The present invention was made to overcome the above and other problems encountered in the prior art and has as its object to provide a direct-drive type electro-hydraulic servo valve in which damping can be exerted on a servo valve without providing a velocity sensor in the main body of the servo valve.
The above and other objects, effects, features and advantages of the present invention will become more apparent from the following description of a preferred embodiment thereof taken in conjunction with the accompanying drawings, same reference numerals being used to designate similar parts throughout the figures.
FIG. 1 is a cross sectional view of a conventional servo valve;
FIGS. 2a and 2b show the movements of a spool when damping is not sufficient;
FIG. 3 is a block diagram when damping control is effected by means of a velocity detector;
FIG. 4 is a longitudinal sectional view of a preferred embodiment of a servo valve in accordance with the present invention;
FIG. 5 is a block diagram thereof used to explain the underlying principle of the present invention; and
FIG. 6 is a block diagram thereof, and
FIG. 7 is a block diagram of an alternative embodiment.
FIG. 4 is a sectional view of a preferred embodiment of a direct-drive type electro-hydraulic servo valve in accordance with the present invention. Since the mechanical construction of the servo valve in accordance with the present invention is substantially similar to that of the conventional servo valve as shown in FIG. 1, no detailed parts are shown.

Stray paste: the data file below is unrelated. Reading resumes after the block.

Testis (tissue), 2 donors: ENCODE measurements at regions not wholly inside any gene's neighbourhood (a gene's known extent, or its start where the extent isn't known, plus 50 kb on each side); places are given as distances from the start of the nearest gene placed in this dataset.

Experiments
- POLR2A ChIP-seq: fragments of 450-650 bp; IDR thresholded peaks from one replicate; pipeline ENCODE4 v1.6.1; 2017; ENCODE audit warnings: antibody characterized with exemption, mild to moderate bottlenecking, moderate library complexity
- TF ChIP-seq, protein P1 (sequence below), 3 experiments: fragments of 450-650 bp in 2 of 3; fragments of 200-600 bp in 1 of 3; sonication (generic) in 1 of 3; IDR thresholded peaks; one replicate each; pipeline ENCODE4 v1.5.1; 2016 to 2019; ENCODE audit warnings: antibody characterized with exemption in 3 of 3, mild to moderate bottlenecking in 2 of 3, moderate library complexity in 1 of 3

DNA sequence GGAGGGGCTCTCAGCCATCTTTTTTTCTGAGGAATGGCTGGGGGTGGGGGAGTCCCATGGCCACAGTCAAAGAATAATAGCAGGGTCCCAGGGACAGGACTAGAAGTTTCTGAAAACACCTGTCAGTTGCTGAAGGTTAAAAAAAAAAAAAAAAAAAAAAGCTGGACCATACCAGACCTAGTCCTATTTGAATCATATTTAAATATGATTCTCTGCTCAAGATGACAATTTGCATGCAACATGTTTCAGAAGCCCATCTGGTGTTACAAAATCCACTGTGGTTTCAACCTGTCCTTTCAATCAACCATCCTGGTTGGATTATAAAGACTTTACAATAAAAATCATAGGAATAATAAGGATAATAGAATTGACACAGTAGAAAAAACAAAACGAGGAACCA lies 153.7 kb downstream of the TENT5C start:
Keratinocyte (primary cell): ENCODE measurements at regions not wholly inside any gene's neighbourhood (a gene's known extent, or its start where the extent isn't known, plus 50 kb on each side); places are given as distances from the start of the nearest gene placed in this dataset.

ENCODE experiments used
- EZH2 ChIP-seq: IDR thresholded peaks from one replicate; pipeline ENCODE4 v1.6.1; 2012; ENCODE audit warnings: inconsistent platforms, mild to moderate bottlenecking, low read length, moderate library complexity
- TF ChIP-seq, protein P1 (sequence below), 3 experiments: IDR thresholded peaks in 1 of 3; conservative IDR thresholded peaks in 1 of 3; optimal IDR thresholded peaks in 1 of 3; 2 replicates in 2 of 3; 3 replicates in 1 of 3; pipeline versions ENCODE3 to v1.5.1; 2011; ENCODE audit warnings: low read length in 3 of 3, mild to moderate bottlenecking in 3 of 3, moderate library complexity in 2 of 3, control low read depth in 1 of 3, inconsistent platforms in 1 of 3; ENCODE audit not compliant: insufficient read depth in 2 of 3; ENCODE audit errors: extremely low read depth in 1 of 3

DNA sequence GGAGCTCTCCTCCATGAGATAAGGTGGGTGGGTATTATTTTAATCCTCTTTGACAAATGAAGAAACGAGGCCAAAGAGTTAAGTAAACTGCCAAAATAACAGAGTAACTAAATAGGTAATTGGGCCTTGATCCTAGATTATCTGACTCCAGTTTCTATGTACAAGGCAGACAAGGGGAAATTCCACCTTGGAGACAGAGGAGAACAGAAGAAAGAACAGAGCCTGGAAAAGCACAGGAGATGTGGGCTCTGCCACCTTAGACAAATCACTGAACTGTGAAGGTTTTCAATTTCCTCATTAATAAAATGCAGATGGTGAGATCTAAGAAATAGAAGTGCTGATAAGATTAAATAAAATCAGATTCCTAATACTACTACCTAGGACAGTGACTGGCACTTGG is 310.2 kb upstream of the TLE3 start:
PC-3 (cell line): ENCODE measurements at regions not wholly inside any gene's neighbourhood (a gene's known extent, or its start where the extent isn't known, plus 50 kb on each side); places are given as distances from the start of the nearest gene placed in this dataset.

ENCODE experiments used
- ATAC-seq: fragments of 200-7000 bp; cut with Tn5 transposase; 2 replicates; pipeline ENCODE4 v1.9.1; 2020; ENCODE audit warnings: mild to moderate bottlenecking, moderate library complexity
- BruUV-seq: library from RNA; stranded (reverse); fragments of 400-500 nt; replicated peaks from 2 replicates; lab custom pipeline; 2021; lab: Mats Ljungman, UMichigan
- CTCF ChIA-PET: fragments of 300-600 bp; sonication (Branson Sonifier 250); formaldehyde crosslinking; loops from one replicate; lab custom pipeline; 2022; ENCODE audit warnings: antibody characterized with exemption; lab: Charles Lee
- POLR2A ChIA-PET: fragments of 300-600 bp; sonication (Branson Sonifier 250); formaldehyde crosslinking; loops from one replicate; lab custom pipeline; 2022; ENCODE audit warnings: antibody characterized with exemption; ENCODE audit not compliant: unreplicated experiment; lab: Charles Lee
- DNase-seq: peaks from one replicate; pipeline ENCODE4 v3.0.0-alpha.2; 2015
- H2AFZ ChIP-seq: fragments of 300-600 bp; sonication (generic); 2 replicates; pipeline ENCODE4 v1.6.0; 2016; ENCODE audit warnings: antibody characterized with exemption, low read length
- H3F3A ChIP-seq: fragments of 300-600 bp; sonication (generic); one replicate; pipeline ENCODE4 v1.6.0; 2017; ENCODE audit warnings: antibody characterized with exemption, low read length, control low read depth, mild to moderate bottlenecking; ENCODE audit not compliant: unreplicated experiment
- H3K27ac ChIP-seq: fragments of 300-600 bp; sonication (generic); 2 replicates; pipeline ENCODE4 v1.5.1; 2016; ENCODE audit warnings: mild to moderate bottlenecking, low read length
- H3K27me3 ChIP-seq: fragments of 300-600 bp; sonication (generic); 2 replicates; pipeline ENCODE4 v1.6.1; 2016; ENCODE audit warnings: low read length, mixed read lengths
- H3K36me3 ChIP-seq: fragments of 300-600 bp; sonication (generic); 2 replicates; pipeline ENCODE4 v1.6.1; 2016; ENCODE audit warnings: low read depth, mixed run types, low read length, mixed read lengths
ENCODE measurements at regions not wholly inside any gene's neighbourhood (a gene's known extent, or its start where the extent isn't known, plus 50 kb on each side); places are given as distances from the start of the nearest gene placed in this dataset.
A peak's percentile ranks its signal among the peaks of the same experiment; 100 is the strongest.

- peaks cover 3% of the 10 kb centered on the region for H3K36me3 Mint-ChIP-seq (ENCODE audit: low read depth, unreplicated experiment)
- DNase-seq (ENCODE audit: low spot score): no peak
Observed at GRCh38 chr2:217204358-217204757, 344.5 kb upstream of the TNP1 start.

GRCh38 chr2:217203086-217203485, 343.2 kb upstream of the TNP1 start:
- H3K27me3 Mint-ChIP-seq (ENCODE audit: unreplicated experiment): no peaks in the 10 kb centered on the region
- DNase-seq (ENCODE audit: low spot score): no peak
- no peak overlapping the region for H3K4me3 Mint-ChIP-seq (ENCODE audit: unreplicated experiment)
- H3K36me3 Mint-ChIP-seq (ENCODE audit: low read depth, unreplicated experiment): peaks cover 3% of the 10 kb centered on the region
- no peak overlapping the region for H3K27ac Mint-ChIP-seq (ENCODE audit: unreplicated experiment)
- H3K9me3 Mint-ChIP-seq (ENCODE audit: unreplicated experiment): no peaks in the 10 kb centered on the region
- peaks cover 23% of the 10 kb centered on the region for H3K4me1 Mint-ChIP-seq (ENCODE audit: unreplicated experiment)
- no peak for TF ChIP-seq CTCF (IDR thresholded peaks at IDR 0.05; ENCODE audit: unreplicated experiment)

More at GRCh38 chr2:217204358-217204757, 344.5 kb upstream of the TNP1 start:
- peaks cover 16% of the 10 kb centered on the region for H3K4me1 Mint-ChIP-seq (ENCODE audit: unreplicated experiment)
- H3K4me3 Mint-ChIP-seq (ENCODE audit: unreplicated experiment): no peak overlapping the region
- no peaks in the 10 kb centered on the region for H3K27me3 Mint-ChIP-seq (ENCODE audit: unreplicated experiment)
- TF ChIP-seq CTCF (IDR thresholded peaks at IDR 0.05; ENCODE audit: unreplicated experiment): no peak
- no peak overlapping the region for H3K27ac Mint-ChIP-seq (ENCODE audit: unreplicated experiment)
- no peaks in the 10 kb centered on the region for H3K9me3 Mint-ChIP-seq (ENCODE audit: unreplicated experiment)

In FIG. 4, PT designates a tank port; PS ; a supply pressure port; and PA and PB, load ports.
No velocity sensor is incorporated in the servo valve shown in FIG. 4 and the velocity of the spool 3 is electrically detected.
Referring next to FIGS. 5 and 6, the detection of the velocity of the spool will be described.
FIG. 5 is a block diagram of the servo valve in accordance with the present invention in which reference numeral 12 designates a servo amplifier; 13, a servo-valve-related mechanical system (spool characteristics); and 14, a spool velocity calculator (a model of the spool characteristics).
The spool velocity calculator 14 receives the input current i to coil 5 of the servo valve and the displacement x of the spool 3. In response to these data, the estimated velocity v of the spool 3 is calculated. The estimated velocity signal v is negatively fed back to the servo amplifier 12 so that as described with reference to FIG. 3, the damping of the spool 3 can be effected.